At age 24, William Jackson was the highest performing science teacher in Atlanta Public Schools. Despite his success, he didn’t feel like he was preparing his students to thrive beyond the test.
“I was teaching in a Title I school, where eighty to ninety percent of the students received free or reduced price lunch, and they got the best test scores anyway,” he says. “So I was doing a good job with students who were arguably already good at taking tests. But for those who couldn’t apply what I taught to life, or acquire information independently, I wasn’t helping.”
Determined to do more for his students and marry his research skills with his classroom experience to evaluate and improve how educational programming is delivered in the classroom. William became an EP Fellow in 2013.
“I’d heard about EP being a prestigious Fellowship, and I wanted to do it to understand more about education reform which is really unique. EP gave me the on-the-ground work experience that my doctoral program didn’t have. My experience reinforced the path I was pursuing.”
- Program & Project Management
During his Fellowship, William served the Montgomery County Childcare Association, which provides early-childhood education to over 1,000 of the county's children. There, he helped evaluate how the organization implemented its child-centered curriculum. He then designed a system of support and accountability to ensure that all of the organizations’ teachers could implement the curriculum in a high-quality way.
Now, William serves as Founder and Executive Director for Village of Wisdom (VOW), a nonprofit in Durham, North Carolina that supports Black families and their children to “build and protect the self-esteem and self-image of Black Children from the harmful effects of implicit racial bias in education.”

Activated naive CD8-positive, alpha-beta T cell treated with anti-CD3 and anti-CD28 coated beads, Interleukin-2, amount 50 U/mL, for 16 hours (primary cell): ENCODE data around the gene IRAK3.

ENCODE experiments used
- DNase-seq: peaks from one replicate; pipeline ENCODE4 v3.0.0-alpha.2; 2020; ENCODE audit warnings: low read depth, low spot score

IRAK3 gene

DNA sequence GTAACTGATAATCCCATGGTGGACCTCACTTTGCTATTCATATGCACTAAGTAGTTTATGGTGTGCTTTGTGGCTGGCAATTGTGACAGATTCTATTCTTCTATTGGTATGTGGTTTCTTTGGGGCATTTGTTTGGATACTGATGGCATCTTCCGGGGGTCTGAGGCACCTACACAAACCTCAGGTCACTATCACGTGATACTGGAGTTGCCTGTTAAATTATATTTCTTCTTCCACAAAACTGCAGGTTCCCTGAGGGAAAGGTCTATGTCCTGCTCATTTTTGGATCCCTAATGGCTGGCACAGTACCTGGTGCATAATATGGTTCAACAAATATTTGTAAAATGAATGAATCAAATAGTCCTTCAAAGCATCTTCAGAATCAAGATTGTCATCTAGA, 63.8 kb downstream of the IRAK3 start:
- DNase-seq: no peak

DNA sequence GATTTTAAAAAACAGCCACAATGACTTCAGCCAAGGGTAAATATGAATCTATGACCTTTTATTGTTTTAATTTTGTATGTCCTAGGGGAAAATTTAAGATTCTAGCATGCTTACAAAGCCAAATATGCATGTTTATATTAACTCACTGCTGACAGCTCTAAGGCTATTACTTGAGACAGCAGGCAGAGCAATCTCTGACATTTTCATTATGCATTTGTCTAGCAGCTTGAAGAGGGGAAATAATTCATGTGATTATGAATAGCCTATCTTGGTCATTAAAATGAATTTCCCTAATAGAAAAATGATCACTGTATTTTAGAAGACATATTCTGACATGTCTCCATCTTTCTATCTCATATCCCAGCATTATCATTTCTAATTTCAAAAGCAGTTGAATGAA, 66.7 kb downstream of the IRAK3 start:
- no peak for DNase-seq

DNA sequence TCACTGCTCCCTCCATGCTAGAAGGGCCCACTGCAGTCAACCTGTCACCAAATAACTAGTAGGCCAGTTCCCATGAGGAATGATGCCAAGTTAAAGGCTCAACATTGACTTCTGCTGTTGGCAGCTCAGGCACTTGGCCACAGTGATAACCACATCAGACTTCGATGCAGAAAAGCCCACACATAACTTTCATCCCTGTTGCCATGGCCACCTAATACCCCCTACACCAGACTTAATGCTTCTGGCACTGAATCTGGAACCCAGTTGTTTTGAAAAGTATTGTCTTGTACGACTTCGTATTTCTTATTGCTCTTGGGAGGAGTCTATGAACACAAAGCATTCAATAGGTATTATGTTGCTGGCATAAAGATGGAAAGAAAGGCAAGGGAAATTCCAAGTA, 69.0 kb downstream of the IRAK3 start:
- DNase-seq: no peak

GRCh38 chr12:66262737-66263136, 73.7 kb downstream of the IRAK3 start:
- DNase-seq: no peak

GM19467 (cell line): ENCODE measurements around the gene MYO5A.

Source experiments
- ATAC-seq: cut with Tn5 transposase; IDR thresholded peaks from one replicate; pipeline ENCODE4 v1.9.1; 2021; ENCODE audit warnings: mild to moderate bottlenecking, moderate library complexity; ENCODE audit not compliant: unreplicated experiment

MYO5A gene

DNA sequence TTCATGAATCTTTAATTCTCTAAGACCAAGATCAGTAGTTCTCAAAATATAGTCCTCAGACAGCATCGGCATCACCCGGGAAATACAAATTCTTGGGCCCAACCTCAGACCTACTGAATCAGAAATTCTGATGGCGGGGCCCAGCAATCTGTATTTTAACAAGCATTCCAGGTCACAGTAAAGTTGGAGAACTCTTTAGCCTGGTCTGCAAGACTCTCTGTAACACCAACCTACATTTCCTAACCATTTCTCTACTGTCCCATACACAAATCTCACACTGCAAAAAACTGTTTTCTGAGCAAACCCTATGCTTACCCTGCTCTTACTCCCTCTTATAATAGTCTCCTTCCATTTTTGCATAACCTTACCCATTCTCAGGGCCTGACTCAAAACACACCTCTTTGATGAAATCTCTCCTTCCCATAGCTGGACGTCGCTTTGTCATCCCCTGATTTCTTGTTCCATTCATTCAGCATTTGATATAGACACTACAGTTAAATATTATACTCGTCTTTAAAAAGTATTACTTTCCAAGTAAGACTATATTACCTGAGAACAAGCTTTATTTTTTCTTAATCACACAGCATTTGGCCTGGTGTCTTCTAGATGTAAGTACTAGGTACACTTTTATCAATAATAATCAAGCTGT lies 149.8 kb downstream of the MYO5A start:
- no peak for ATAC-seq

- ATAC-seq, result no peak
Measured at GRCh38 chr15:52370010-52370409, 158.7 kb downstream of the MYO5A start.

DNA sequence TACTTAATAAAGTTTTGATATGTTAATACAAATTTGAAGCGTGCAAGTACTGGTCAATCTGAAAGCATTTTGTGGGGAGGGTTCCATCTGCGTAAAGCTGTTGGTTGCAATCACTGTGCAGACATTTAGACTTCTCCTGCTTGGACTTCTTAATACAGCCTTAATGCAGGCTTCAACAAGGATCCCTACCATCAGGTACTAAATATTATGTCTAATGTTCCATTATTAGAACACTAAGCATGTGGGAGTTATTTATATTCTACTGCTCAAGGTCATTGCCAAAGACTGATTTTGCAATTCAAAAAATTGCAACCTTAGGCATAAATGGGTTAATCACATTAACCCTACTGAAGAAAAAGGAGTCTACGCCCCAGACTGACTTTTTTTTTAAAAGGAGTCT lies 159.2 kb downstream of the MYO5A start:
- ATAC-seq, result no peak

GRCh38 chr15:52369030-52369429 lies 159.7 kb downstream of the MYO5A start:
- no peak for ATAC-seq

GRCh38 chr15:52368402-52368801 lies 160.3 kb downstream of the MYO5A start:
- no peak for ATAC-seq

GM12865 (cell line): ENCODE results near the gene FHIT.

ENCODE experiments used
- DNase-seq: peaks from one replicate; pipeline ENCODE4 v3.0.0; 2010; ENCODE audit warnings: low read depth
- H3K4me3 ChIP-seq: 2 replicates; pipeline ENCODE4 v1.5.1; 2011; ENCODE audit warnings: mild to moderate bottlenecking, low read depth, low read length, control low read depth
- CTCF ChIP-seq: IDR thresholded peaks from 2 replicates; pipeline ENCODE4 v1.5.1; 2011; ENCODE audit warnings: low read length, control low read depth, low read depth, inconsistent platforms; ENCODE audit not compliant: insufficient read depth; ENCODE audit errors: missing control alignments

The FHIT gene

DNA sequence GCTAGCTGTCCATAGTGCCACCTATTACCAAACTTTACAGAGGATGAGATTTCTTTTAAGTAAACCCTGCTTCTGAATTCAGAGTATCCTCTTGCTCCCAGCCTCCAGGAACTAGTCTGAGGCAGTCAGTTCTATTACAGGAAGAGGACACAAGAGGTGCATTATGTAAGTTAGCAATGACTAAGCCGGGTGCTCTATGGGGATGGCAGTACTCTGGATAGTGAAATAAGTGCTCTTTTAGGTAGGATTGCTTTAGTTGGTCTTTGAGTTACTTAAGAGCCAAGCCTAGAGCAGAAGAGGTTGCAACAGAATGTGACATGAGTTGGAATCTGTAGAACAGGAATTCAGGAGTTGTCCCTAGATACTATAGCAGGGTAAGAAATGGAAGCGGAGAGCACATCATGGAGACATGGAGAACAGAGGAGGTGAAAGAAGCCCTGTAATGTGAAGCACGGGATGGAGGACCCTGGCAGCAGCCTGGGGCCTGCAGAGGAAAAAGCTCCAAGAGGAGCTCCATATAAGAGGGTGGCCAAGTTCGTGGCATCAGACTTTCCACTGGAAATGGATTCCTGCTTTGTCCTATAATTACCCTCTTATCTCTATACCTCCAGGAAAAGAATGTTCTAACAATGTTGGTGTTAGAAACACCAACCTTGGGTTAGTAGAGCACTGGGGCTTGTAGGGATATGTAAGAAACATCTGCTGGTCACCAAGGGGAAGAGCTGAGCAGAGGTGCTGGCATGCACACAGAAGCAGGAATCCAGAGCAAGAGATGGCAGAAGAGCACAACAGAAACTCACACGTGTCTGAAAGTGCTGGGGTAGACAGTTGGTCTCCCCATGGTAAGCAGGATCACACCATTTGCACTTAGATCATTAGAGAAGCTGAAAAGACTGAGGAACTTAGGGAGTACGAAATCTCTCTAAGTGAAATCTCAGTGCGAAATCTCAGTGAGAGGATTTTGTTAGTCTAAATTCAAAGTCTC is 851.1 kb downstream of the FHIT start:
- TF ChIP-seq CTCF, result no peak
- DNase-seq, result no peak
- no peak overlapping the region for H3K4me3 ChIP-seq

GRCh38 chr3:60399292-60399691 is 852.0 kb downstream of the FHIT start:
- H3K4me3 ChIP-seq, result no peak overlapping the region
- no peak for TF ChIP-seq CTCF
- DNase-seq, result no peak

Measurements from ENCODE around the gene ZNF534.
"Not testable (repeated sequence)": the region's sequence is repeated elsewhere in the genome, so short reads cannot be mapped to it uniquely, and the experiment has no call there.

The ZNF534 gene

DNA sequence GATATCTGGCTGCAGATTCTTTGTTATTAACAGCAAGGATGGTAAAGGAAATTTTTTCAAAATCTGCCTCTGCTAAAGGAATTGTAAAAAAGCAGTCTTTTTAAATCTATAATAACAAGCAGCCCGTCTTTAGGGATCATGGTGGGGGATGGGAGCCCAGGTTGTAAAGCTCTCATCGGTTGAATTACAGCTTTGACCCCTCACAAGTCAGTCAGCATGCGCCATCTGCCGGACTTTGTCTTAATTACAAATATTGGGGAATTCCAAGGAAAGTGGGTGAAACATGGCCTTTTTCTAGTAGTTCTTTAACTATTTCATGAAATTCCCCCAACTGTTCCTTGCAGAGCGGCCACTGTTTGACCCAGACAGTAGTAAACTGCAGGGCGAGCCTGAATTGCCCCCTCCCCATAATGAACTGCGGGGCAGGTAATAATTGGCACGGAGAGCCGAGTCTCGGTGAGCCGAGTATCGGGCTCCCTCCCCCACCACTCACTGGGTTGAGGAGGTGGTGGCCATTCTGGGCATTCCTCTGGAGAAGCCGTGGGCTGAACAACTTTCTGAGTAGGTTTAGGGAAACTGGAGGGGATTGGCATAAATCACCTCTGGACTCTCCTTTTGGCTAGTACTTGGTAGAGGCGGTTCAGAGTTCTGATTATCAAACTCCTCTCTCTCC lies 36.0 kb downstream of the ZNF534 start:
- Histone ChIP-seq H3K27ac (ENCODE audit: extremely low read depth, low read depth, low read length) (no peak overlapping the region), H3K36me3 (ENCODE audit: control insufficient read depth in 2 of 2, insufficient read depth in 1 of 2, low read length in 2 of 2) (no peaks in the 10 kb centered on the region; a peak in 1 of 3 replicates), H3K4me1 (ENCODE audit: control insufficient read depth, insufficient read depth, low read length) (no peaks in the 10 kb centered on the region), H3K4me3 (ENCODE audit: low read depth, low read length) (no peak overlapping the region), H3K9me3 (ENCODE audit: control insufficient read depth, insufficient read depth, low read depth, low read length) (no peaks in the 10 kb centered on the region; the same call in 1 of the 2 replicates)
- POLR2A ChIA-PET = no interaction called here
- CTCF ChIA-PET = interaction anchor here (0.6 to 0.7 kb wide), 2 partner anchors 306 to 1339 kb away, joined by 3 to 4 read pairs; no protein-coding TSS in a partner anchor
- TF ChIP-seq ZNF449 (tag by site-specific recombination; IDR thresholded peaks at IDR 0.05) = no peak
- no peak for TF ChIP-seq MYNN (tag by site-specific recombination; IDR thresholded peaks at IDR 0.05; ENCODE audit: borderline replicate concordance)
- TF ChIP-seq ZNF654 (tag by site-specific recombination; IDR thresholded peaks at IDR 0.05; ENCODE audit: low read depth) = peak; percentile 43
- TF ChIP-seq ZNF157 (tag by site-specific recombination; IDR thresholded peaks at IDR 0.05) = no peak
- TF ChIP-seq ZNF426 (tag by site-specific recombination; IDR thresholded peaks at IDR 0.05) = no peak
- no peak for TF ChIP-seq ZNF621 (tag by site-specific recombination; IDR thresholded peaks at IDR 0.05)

Through his work in founding and leading VOW, William is ensuring that Black children and their families have well-explored, positive racial identities to enable them to thrive in and outside of school and construct new systems to replace those that don’t serve them.
For two years, VOW has provided students with opportunities to celebrate their personal genius through cultural events, parent workshops, and field trips, and empowered Black families. William also aspires for his organization to help establish an ecosystem where Black parents share decision-making power over their child's school with school leaders.
Most recently, William and Village of Wisdom began to engage families in their Black Genius planning process to help children navigate systemic racism. Through Black Genius planning, Black children hone their growth mindsets, become more aware of their interests, deepen their cultural and racial self-esteem, expand their ability to navigate cultural spaces, and develop strategies for establishing trust with individuals they love. Village of Wisdom also works with families to ensure negative stereotypes about Black youth and inequitable access to resources does not impede these children’s ability to become Black Genius.
To date, VOW has hosted 20 parent workshops, four Black Genius field trips, and three large-scale community celebrations that have engaged over 1,200 families and directly impacted 75 families.
William was named an Echoing Green Black Male Achievement Fellow in 2014 and one of EP's 10 EPic Alumni in 2016.